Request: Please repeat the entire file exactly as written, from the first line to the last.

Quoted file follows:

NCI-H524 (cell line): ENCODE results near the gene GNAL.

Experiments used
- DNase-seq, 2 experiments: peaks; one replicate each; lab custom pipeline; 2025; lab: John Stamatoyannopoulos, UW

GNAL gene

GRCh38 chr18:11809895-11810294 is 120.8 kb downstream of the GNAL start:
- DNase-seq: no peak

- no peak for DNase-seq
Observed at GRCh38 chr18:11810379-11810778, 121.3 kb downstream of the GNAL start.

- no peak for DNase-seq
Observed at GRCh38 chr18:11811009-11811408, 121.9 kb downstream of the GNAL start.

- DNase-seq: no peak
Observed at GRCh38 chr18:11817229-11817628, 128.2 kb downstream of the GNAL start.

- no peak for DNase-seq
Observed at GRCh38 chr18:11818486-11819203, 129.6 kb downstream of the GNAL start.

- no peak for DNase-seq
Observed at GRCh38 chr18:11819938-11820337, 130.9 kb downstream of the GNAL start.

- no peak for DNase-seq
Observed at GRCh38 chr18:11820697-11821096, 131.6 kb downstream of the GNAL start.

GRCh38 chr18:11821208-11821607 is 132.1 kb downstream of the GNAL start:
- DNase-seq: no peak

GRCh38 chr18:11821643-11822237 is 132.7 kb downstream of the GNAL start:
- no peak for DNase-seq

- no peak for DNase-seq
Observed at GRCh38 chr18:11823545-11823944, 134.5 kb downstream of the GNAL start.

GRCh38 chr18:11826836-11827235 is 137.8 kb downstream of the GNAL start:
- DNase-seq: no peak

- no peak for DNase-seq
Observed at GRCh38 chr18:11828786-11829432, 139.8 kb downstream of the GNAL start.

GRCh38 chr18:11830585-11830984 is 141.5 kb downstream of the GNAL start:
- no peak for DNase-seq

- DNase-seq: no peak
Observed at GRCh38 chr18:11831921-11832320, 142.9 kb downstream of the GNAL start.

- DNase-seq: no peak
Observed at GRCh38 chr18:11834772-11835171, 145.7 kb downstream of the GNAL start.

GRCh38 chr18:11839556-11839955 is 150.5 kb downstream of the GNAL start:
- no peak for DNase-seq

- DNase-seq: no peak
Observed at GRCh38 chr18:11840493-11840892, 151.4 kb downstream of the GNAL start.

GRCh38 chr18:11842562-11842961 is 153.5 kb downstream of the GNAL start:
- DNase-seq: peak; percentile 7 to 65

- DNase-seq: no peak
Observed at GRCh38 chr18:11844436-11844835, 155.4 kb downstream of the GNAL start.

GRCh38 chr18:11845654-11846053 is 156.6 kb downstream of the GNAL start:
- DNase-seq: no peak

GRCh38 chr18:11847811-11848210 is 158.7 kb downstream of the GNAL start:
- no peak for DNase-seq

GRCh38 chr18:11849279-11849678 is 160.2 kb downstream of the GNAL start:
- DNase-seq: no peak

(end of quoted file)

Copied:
NCI-H524 (cell line): ENCODE results near the gene GNAL.

Experiments used
- DNase-seq, 2 experiments: peaks; one replicate each; lab custom pipeline; 2025; lab: John Stamatoyannopoulos, UW

GNAL gene

GRCh38 chr18:11809895-11810294 is 120.8 kb downstream of the GNAL start:
- DNase-seq: no peak

- no peak for DNase-seq
Observed at GRCh38 chr18:11810379-11810778, 121.3 kb downstream of the GNAL start.

- no peak for DNase-seq
Observed at GRCh38 chr18:11811009-11811408, 121.9 kb downstream of the GNAL start.

- DNase-seq: no peak
Observed at GRCh38 chr18:11817229-11817628, 128.2 kb downstream of the GNAL start.

- no peak for DNase-seq
Observed at GRCh38 chr18:11818486-11819203, 129.6 kb downstream of the GNAL start.

- no peak for DNase-seq
Observed at GRCh38 chr18:11819938-11820337, 130.9 kb downstream of the GNAL start.

- no peak for DNase-seq
Observed at GRCh38 chr18:11820697-11821096, 131.6 kb downstream of the GNAL start.

GRCh38 chr18:11821208-11821607 is 132.1 kb downstream of the GNAL start:
- DNase-seq: no peak

GRCh38 chr18:11821643-11822237 is 132.7 kb downstream of the GNAL start:
- no peak for DNase-seq

- no peak for DNase-seq
Observed at GRCh38 chr18:11823545-11823944, 134.5 kb downstream of the GNAL start.

GRCh38 chr18:11826836-11827235 is 137.8 kb downstream of the GNAL start:
- DNase-seq: no peak

- no peak for DNase-seq
Observed at GRCh38 chr18:11828786-11829432, 139.8 kb downstream of the GNAL start.

GRCh38 chr18:11830585-11830984 is 141.5 kb downstream of the GNAL start:
- no peak for DNase-seq

- DNase-seq: no peak
Observed at GRCh38 chr18:11831921-11832320, 142.9 kb downstream of the GNAL start.

- DNase-seq: no peak
Observed at GRCh38 chr18:11834772-11835171, 145.7 kb downstream of the GNAL start.

GRCh38 chr18:11839556-11839955 is 150.5 kb downstream of the GNAL start:
- no peak for DNase-seq

- DNase-seq: no peak
Observed at GRCh38 chr18:11840493-11840892, 151.4 kb downstream of the GNAL start.

GRCh38 chr18:11842562-11842961 is 153.5 kb downstream of the GNAL start:
- DNase-seq: peak; percentile 7 to 65

- DNase-seq: no peak
Observed at GRCh38 chr18:11844436-11844835, 155.4 kb downstream of the GNAL start.

GRCh38 chr18:11845654-11846053 is 156.6 kb downstream of the GNAL start:
- DNase-seq: no peak

GRCh38 chr18:11847811-11848210 is 158.7 kb downstream of the GNAL start:
- no peak for DNase-seq

GRCh38 chr18:11849279-11849678 is 160.2 kb downstream of the GNAL start:
- DNase-seq: no peak